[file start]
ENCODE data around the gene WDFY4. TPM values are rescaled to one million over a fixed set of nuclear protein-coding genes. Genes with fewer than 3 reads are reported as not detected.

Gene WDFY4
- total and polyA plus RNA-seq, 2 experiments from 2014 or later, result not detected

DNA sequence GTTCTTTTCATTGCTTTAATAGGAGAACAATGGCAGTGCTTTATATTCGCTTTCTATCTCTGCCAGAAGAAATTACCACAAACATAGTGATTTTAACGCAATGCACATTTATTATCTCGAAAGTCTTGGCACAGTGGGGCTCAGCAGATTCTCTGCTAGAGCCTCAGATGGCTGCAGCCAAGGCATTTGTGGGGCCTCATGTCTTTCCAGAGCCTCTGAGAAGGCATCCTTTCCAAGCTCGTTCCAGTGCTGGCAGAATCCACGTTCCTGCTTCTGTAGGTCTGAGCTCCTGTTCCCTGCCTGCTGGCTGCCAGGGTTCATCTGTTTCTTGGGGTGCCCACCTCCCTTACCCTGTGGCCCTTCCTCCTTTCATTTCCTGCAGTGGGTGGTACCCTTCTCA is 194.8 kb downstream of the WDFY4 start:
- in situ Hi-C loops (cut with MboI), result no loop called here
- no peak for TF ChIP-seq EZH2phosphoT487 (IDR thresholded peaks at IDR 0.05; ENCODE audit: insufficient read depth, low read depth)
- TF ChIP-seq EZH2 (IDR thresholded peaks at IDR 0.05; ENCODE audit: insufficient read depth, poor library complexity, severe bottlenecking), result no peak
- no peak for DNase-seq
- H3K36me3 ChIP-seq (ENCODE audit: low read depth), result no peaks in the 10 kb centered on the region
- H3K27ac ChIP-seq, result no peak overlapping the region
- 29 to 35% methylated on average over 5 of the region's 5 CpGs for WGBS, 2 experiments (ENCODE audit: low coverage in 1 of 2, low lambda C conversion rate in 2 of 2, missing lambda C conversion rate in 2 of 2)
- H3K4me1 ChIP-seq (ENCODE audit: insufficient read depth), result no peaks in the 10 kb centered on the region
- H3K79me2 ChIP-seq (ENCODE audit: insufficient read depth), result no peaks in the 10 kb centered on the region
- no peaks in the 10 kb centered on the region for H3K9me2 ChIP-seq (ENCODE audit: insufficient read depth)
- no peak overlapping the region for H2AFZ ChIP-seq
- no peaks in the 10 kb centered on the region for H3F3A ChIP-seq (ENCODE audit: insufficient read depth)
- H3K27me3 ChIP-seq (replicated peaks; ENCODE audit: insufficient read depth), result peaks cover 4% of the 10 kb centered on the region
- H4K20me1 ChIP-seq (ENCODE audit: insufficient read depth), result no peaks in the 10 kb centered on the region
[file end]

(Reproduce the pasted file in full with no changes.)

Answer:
ENCODE data around the gene WDFY4. TPM values are rescaled to one million over a fixed set of nuclear protein-coding genes. Genes with fewer than 3 reads are reported as not detected.

Gene WDFY4
- total and polyA plus RNA-seq, 2 experiments from 2014 or later, result not detected

DNA sequence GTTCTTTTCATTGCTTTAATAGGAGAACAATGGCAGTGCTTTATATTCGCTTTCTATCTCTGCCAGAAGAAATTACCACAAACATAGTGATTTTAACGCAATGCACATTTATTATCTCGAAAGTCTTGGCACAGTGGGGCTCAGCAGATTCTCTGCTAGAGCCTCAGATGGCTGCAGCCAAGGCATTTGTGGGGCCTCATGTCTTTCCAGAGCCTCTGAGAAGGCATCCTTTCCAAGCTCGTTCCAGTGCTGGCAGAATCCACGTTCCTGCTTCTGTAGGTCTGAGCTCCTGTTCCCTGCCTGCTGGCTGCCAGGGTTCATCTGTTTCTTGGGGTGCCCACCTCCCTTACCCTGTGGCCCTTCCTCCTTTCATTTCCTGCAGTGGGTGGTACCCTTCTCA is 194.8 kb downstream of the WDFY4 start:
- in situ Hi-C loops (cut with MboI), result no loop called here
- no peak for TF ChIP-seq EZH2phosphoT487 (IDR thresholded peaks at IDR 0.05; ENCODE audit: insufficient read depth, low read depth)
- TF ChIP-seq EZH2 (IDR thresholded peaks at IDR 0.05; ENCODE audit: insufficient read depth, poor library complexity, severe bottlenecking), result no peak
- no peak for DNase-seq
- H3K36me3 ChIP-seq (ENCODE audit: low read depth), result no peaks in the 10 kb centered on the region
- H3K27ac ChIP-seq, result no peak overlapping the region
- 29 to 35% methylated on average over 5 of the region's 5 CpGs for WGBS, 2 experiments (ENCODE audit: low coverage in 1 of 2, low lambda C conversion rate in 2 of 2, missing lambda C conversion rate in 2 of 2)
- H3K4me1 ChIP-seq (ENCODE audit: insufficient read depth), result no peaks in the 10 kb centered on the region
- H3K79me2 ChIP-seq (ENCODE audit: insufficient read depth), result no peaks in the 10 kb centered on the region
- no peaks in the 10 kb centered on the region for H3K9me2 ChIP-seq (ENCODE audit: insufficient read depth)
- no peak overlapping the region for H2AFZ ChIP-seq
- no peaks in the 10 kb centered on the region for H3F3A ChIP-seq (ENCODE audit: insufficient read depth)
- H3K27me3 ChIP-seq (replicated peaks; ENCODE audit: insufficient read depth), result peaks cover 4% of the 10 kb centered on the region
- H4K20me1 ChIP-seq (ENCODE audit: insufficient read depth), result no peaks in the 10 kb centered on the region